Beginners who are dealing with the financial market and the stock exchange for the first time are not only confronted with a wealth of information, but also have to know about the characteristics of trading. This includes, among other things, the cost structure of the products and how they work before the actual values are analyzed. The mistake that beginners often make is that they go straight to the analysis and do not first have to deal with the customs of the stock exchange.
But what should be noticed by everyone is the variety of course providers. The trader therefore asks himself what the differences are and which courses are the most reliable.
What are the differences between courses?
Courses, generally referred to as data feed, can differ due to different properties, The basic differences lie in the data providers. On the one hand, these are the stock exchanges, on the other hand, prices can also be set by market makers. These are financial service providers such as banks, brokers or other institutions.
- Market Makers
The prices of the exchanges are the most important because they usually also represent the reference prices of the market makers. All relevant exchanges sell their data feed to brokers so that brokers can pass it on to customers. Institutional traders can obtain the data feed directly from the stock exchanges.
In addition, a distinction can be made between real-time and delayed prices. Delayed prices on the stock exchanges are therefore freely accessible to everyone. Real-time prices must either be acquired or obtained from other portals or brokers, which is not a problem for the most liquid assets today.
What is the difference between exchange and market maker prices??
As shown above, stock exchange prices are the actual reference prices. If someone wants to buy the DAX index, he does so through his broker, who forwards the order directly to the stock exchange. The order is then executed at the given exchange price, for example XETRA. In the case of futures, it would be EUREX.
When it comes to trading OTC (Over the Counter) derivatives, it is important to look at the whole thing a little more differently.
OTC means that trading takes place outside the stock exchanges. Another institution provides the marketplace, hence market makers. This applies, for example, to the FOREX market or CFDs (Contract for Difference).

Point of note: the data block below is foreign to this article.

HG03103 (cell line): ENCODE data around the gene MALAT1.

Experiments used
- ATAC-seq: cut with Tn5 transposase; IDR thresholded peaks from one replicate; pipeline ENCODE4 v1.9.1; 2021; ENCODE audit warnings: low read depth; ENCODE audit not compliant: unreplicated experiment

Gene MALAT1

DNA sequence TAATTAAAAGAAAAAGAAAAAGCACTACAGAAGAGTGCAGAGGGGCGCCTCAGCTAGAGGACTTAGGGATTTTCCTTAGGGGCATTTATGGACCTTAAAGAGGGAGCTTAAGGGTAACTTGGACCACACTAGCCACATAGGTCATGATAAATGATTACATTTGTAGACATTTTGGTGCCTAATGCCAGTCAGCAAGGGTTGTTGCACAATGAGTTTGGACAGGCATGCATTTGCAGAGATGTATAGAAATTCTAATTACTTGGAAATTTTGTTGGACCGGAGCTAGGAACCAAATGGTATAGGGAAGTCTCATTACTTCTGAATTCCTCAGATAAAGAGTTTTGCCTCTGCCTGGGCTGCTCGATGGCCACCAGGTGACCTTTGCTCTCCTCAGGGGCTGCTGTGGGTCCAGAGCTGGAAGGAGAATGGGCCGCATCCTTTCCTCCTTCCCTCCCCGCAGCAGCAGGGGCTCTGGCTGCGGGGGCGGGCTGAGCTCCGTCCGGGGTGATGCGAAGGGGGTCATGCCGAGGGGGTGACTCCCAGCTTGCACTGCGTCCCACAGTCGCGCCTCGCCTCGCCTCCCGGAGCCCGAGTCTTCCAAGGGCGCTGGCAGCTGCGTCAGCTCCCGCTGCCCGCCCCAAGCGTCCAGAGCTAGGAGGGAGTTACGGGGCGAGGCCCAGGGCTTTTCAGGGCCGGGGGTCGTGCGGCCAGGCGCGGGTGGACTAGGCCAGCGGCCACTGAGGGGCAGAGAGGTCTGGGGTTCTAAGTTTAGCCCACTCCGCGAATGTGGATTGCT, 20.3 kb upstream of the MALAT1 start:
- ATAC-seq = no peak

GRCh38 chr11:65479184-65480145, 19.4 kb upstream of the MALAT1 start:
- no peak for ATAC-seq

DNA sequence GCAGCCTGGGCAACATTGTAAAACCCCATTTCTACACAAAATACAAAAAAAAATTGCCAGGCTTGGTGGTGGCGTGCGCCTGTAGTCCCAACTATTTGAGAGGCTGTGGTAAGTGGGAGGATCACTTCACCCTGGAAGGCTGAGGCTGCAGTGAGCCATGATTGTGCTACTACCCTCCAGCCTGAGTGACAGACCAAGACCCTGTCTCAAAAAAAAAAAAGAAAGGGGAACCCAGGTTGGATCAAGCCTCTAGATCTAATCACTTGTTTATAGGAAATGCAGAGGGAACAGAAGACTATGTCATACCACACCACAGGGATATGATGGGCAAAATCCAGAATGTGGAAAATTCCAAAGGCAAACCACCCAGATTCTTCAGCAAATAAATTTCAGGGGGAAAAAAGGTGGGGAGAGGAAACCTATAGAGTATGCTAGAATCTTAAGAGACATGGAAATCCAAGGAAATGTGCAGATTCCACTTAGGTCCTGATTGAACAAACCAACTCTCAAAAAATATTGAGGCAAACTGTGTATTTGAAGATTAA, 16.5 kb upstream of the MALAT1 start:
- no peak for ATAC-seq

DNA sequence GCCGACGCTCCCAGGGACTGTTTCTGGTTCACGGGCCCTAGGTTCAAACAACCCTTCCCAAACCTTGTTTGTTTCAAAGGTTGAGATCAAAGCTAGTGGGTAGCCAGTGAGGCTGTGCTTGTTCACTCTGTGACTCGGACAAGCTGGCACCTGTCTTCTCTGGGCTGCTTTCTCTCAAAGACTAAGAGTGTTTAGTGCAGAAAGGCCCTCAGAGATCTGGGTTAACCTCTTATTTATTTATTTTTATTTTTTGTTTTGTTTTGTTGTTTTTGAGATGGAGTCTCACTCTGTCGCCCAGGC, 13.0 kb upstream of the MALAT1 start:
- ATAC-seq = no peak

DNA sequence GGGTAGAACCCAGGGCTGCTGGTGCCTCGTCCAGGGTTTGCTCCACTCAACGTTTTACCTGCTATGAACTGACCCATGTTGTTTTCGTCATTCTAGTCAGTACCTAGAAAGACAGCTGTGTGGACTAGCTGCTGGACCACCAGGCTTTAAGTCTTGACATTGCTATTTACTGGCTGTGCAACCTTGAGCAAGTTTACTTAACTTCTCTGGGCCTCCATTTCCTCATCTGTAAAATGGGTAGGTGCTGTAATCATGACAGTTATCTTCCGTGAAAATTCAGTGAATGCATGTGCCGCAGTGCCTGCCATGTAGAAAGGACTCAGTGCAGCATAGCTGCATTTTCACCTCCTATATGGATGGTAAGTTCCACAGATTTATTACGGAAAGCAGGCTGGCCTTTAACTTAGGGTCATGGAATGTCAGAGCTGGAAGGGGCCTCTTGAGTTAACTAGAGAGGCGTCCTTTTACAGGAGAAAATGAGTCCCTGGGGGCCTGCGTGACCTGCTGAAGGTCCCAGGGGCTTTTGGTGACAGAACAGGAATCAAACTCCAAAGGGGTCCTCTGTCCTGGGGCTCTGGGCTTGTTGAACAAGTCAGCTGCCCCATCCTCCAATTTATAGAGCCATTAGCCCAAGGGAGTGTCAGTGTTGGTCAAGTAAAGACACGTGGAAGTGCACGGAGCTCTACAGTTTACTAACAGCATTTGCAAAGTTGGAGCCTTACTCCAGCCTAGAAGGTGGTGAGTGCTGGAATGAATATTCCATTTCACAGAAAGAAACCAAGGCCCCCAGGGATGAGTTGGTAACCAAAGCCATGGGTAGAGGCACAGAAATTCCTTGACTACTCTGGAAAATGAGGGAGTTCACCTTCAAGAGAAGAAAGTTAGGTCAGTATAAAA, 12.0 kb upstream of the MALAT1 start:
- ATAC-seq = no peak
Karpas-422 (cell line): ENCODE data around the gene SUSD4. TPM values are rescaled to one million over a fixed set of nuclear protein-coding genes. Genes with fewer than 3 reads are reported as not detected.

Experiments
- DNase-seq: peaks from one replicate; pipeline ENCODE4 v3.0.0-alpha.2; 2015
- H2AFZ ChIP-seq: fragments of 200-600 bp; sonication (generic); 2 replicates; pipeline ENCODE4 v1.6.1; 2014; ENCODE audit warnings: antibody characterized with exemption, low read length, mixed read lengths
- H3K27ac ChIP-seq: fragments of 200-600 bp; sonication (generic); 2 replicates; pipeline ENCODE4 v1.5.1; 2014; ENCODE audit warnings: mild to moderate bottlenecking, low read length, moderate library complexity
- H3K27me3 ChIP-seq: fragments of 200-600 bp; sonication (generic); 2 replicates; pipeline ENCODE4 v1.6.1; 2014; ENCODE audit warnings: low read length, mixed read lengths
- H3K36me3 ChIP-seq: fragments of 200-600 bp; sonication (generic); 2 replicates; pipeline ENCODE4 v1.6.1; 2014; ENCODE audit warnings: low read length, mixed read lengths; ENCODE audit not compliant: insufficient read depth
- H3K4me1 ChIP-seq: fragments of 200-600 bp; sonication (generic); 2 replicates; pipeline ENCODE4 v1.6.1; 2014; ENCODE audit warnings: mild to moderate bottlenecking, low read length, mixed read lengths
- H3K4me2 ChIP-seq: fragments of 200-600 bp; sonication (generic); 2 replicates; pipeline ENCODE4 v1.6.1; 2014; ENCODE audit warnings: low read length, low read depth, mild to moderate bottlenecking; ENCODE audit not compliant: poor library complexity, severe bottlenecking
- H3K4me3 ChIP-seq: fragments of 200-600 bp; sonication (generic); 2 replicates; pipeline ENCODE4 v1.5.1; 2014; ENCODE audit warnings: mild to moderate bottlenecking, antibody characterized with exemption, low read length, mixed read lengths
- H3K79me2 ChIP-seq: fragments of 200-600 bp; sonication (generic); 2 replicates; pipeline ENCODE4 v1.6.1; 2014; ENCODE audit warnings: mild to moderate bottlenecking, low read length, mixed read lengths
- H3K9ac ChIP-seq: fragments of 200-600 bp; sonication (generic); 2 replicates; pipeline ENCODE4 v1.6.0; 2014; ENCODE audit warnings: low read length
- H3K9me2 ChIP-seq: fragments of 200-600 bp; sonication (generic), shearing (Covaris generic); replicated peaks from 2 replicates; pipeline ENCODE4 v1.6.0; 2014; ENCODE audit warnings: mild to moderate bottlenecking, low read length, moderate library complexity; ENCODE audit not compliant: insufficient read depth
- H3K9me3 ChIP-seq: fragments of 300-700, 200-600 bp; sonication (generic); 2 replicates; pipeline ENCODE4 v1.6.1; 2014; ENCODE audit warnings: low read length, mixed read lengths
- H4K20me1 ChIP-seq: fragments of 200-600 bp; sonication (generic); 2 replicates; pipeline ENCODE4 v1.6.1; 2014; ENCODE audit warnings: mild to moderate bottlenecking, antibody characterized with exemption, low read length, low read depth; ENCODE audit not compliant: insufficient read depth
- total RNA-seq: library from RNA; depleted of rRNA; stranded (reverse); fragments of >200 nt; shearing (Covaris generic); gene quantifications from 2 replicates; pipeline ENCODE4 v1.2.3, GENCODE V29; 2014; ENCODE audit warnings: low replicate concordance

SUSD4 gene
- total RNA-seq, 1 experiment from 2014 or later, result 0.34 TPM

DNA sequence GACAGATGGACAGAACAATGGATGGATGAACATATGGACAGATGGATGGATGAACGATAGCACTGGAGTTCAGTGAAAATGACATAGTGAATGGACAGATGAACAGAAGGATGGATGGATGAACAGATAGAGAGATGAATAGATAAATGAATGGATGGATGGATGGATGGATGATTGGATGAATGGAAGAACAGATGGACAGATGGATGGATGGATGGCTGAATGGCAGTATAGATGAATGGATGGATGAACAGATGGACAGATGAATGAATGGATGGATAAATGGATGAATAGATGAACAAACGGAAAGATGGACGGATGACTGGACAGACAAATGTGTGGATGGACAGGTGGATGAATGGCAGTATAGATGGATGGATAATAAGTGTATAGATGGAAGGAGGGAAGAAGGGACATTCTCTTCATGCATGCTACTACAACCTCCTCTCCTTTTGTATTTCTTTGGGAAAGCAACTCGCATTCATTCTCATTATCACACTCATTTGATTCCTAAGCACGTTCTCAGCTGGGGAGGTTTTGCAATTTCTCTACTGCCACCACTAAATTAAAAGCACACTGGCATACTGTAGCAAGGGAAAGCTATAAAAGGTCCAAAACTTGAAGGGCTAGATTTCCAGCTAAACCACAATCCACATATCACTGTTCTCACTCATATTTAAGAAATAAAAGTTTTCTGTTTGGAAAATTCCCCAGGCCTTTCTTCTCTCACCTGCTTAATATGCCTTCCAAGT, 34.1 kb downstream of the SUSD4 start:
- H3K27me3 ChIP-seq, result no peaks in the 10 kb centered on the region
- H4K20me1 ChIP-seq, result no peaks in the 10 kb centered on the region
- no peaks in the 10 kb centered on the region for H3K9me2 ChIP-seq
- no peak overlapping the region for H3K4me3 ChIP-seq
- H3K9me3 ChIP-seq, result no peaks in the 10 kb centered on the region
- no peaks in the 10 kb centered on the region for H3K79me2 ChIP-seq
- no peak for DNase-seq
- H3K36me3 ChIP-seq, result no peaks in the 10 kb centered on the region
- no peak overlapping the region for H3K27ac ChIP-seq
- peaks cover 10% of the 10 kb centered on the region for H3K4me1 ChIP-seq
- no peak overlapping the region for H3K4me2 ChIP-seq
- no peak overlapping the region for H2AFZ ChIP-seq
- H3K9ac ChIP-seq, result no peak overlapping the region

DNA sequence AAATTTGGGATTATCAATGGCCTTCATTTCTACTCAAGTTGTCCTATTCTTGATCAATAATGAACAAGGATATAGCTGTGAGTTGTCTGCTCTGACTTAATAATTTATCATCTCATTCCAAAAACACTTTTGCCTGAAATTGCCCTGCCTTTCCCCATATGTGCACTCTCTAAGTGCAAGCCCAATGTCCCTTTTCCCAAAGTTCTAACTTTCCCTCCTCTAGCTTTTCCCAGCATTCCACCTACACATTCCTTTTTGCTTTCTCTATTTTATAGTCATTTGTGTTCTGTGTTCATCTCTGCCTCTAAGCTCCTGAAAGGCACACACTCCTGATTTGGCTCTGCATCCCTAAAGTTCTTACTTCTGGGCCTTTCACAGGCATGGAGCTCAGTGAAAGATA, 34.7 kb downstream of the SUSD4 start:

Technically speaking, the whole thing differs only slightly, because the interbank market is also a trading center where buyers and sellers come together. This time, the price is not only set by the stock exchange, but by the market maker.
But now it is also the case that derivatives depend on the price of the exchange-traded value. It is therefore obvious that the market maker uses the same prices as a reference. Most of the time, as far as liquid stocks are concerned, it is the prices of the futures exchanges, as these have longer trading hours. As far as the individual values are concerned, it is roughly the prices of the stock exchanges on which the shares are listed.
There is, however, a small difference between stock exchange prices and market maker prices, although not necessarily at the presentation level. Since market makers set the prices, they do not necessarily have to correspond to the market prices. This had often sparked discussions in the past that there was a conflict of interest. After all, market makers would not be as regulated as exchanges. Is there something there?
That can't be denied. Nevertheless, it makes no sense for market makers to offer prices other than stock exchange prices. First of all, that would involve more effort, and they would continue to question their own trustworthiness, which in turn would make traders stop trading about them. Professional traders pay attention to price differences and would notice a manipulation very quickly.
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If you deal with prices, you can find them on various portals, prices from stock exchanges, brokers or banks. Obtain indications free of charge. The beginner ultimately wonders which of them to analyze.
As a rule, it can be said that stock market prices are the most reliable. However, it cannot be ruled out that broker prices, if they are close to the stock exchange reference price, are equally suitable. Bank indications can have larger deviations because they do not forward the price like brokers, but actually set their own.
Brokers like 24Option set the prices, but these are based on the stock exchange prices as a reference. This also makes sense, since the values that can be traded through the broker represent the most liquid values - and market prices are suitable for the most liquid values.